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AWS puts on one of the largest tech conferences on the planet—and they've mastered it. Even though 2020’s virtual re:Invent will be very different from the venue at the Venetian, I’m certain AWS will put on another great show. I’m also certain they will give us all a massive onslaught of new products and capabilities, customer success stories, partner updates, and more.
As exciting as the news coming out of re:Invent is, it can also be daunting. There’s a lot. A real lot. But there’s no need to worry—the team at Stackery has perfected helping people quickly learn about and take advantage of the latest from AWS!
During the weeks of re:Invent, Stackery will be highlighting the most salient serverless news from AWS. Chase will cover architectural news announced each week, Farrah will showcase AWS users doing powerful things with serverless, Ryan will cull news around the intersection of DevOps & Serverless, and I will summarize announcements around serverless in the Enterprise.
Specifically, I’ll dig into these topics that are top of mind for our enterprise customers.
Too many engineering teams are stymied by Central IT and DevOps teams. It’s not because these centralized organizations want to block innovation, but often these centralized organizations impede pervasive adoption of powerful AWS managed services because they are entrenched in established policies and processes. They fear that autonomous and rapid development on the cloud compromises consistency, security, and governance.
The result is that development teams are held back by central IT and operations teams that lack solutions for providing safe, secure AWS development autonomy. I expect to see more from AWS to help bridge this divide with more guidance on Well-Architected design patterns and security best practices.
The recent DevOps movement has taught us that there are key SDLC practices—for development and ops—that are important to all high-performing teams: infrastructure-as-code (IaC), CI/CD, and security shifted to the left are just a few. In fact, I believe that IaC is the way all apps will be shipped in the future since it’s the most important foundational practice that enables so many other modern DevOps and SDLC best practices.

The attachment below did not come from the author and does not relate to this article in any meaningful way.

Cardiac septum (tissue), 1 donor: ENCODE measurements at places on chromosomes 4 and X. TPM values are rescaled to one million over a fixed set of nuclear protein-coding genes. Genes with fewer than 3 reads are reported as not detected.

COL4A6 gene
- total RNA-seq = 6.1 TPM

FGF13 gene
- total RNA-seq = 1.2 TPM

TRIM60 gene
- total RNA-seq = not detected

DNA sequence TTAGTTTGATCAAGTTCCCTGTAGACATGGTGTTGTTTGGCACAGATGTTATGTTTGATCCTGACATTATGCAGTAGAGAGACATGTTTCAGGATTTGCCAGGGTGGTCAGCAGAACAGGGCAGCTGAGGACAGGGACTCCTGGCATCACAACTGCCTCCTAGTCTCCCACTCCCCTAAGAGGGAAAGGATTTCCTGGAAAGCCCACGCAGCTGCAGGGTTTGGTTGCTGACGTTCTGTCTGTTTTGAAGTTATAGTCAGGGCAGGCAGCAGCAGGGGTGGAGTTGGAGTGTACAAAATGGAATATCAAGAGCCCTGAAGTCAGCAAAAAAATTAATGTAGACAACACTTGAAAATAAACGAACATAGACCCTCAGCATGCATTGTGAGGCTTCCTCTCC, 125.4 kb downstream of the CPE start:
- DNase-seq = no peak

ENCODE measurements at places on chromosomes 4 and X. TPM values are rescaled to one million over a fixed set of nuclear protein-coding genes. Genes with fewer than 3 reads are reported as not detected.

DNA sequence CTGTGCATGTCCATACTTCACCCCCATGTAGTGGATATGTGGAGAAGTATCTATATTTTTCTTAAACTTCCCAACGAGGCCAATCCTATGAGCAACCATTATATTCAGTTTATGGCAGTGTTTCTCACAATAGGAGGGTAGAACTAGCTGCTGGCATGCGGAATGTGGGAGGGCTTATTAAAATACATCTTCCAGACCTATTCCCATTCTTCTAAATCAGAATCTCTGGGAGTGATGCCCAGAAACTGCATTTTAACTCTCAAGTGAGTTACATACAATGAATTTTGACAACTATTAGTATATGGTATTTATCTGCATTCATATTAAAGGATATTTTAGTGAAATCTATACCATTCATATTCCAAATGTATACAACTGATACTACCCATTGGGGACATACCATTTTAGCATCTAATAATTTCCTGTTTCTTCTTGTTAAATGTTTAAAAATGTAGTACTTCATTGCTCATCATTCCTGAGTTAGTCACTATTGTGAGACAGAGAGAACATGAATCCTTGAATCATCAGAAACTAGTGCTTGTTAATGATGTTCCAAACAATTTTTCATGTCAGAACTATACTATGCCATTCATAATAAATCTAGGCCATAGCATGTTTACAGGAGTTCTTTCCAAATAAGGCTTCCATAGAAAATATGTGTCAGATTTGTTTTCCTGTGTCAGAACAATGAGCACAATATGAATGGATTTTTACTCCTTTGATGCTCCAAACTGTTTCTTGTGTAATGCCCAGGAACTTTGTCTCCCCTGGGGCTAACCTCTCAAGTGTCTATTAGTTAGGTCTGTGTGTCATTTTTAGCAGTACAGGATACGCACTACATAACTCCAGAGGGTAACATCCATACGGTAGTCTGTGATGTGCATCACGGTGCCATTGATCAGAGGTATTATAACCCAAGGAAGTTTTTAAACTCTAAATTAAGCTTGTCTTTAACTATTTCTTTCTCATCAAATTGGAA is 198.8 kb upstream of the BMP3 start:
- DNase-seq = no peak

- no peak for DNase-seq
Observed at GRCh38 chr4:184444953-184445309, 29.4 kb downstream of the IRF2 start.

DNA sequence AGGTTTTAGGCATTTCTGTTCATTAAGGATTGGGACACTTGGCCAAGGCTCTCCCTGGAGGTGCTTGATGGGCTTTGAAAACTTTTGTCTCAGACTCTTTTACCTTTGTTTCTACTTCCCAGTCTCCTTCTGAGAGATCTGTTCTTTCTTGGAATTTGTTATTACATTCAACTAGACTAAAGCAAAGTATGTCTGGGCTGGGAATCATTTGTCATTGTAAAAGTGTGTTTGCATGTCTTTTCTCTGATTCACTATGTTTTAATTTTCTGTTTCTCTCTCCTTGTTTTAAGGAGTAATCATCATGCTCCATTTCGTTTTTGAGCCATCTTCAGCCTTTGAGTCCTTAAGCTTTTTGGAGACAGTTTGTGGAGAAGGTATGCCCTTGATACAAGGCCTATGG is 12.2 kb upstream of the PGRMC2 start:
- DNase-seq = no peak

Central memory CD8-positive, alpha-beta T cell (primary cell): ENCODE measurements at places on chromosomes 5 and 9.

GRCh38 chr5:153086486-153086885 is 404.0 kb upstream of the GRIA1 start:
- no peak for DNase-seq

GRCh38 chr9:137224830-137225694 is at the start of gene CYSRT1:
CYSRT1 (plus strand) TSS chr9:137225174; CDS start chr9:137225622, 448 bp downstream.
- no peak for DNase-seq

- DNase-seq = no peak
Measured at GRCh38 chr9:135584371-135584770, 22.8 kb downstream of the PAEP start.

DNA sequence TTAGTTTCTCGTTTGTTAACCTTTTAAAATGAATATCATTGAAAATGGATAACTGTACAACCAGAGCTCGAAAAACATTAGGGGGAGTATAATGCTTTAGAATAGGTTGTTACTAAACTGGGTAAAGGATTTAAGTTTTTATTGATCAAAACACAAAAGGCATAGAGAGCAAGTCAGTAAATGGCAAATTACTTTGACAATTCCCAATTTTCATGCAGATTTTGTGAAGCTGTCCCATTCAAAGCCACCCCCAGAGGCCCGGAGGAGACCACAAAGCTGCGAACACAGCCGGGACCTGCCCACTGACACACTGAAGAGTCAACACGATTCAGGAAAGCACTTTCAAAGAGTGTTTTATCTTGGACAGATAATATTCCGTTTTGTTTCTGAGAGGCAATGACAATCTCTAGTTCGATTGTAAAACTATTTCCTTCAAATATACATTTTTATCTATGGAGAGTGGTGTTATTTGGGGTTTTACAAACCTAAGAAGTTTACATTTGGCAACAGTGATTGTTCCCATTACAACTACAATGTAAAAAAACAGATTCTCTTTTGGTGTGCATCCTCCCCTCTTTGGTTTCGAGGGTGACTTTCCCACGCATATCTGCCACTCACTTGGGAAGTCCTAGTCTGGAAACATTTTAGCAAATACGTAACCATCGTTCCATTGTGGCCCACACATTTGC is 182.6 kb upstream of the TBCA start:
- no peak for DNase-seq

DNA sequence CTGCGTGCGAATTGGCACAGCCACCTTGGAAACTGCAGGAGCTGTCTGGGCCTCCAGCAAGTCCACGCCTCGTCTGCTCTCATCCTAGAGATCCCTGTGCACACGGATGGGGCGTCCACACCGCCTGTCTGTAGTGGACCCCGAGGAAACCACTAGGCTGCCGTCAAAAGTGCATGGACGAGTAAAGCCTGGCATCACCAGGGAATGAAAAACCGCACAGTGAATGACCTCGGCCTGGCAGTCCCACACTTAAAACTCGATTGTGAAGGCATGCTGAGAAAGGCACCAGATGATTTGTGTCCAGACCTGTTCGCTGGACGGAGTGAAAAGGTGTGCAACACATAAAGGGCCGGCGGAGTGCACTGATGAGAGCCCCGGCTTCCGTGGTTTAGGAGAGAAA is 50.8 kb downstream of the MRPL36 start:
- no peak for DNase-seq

With serverless, the practice of IaC is required (not simply recommended). This unlocks all sorts of quality, security, automation, and consistency benefits. I look forward to seeing what AWS has in mind to help further these modern practices.
I see more-and-more companies use modern application techniques to yield the speed and scale of cloud development, along with options for securely integrating with legacy systems. In most cases, these organizations aim to provide a cutting-edge experience to their customers, abstracting them from the old, but necessary legacy systems at work under-the-covers.
The result is that more-and-more organizations are building modern applications that combine managed service offerings (e.g., functions, API gateways, queues, tables, object stores, etc.), SaaS offerings, and customer-owned new and legacy components. AWS is the leader in supporting these modern, hybrid applications—so I will be keeping an eye out for all news related to how they will help us all move further down this powerful path.
This is an exciting time of year to be part of the AWS ecosystem. I love the partnership that spans customers, ISVs like Stackery, AWS, developer advocates, consulting partners, and more—and the camaraderie of the ecosystem really shines at re:Invent. I expect the same this year. I look forward to connecting with so many of you. I look forward to the news coming out of the event. And I look forward to sharing Stackery’s point-of-view to help make sense of it all.
Serverless Best Practices for Evolving Applications
Getting the developer and operator workflows right is a key success factor in the next wave of cloud adoption and innovation
Enabling Serverless in the Enterprise
And Enterprise IT gets to figure it all out …